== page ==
Voice: First Person. Mood: Conditional.

Voice: First Person. Mood: Conditional.

Voice: First Person. Mood: Conditional.

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June 17 1998 6:14 PM

Voice: First Person. Mood: Conditional.

Can a memoir have the authority of history? That's a question Culturebox ponders ... uh, every now and again. She didn't expect to ask it about the work of Edmund Morris, though. It was his pleasing intellectual conservatism--his defense of Theodore Roosevelt's manly colonialist aspirations, for instance--that made the Pulitzer Prize-winning Roosevelt biographer seem such a suitable choice for Reagan. When a friend of Reagan's invited Morris to dinner to be interviewed for the position of official biographer, the friend surely wasn't thinking: Ah yes! Let's bring this fashionable memoir writer face to face with the Gipper!

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What a surprise, then, to come across the following title in the Random House fall catalogue: Dutch: A Memoir of Ronald Reagan, by Edmund Morris. This is the most eagerly awaited political biography of the decade? In 1985, Morris received what was at the time the biggest advance ever paid for a work of serious nonfiction: $3 million. He was granted unfettered access to the former president while he was still in office. For the next 13 years, whenever slighter Reagan biographies appeared, obligatory deference was paid to Morris's forthcoming magnum opus.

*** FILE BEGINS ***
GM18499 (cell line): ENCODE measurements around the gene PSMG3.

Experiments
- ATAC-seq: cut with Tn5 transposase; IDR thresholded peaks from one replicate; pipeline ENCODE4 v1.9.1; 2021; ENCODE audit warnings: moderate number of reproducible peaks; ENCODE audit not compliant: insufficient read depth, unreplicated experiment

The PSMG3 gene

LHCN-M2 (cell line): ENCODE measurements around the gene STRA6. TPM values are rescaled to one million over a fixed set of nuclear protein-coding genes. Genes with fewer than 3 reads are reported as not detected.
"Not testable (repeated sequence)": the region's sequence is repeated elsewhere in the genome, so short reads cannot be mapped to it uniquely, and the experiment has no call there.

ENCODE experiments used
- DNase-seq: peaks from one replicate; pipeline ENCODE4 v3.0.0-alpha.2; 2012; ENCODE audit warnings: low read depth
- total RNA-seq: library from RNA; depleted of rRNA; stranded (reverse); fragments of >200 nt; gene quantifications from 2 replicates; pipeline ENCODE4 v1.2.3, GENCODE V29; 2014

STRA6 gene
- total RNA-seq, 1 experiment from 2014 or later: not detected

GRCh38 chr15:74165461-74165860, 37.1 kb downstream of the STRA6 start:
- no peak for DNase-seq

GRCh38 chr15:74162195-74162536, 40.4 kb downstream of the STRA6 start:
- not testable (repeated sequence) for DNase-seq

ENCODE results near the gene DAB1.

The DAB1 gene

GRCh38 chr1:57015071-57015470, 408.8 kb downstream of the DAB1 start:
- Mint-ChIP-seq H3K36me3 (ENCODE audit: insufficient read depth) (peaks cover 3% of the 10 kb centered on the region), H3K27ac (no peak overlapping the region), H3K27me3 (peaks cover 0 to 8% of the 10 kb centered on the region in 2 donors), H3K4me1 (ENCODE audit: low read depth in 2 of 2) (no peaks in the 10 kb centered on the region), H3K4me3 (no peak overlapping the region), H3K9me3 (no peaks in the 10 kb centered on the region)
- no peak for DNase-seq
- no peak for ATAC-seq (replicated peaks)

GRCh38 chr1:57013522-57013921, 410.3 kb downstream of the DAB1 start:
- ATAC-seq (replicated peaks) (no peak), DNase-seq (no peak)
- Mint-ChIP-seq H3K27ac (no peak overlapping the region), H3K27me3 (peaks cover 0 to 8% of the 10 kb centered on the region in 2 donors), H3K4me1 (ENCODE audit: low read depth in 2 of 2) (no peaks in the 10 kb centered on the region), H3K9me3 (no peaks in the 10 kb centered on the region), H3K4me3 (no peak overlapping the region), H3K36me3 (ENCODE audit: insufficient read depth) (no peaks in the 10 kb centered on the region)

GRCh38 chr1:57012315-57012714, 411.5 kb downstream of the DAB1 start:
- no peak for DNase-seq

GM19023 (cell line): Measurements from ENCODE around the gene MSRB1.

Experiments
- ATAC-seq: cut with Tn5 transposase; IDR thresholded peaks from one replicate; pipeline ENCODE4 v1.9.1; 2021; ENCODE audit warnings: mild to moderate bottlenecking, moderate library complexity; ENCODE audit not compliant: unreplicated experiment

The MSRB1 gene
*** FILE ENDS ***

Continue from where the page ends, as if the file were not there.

But a rumor floated: Morris had lost presidential favor. The book was late (it was due in 1992). Morris told a group of historians that Reagan was "impossible to understand," a dilemma that had caused Morris to experience a year's depression. (He later clarified: "What made Reagan uniquely difficult was that he was incurious about himself.") Morris would reveal that Reagan's faculties had been on the decline since 1981, when he was shot. Reagan's Alzheimer's was now so advanced that he no longer knew who Morris was.

Could Reagan have turned out to be rebarbative to the biographer's art--so emotionally hollow as to be uncharacterizable, perhaps? Is unlimited entree less a biographer's blessing than his curse? In an interview with the Boston Globe earlier this year, Morris downplayed expectations: "If you want to know what happened at a specific meeting, read Washington Post reporter Lou Cannon's book. I'm investigating Ronald Reagan's character; my book is a study of his life and imagination, and his gift for stirring the imagination."

But Morris dismisses Culturebox's doubts, saying his book will retain the breadth and depth of a biography: "It's just simply the fact that I spent a lot of time with him in the White House and had the chance to talk with him a lot. It's a privilege most biographers don't have, at least not biographers of presidents. We schmoozed a lot and had long dialogues."

Culturebox says: Hmm.

--Judith Shulevitz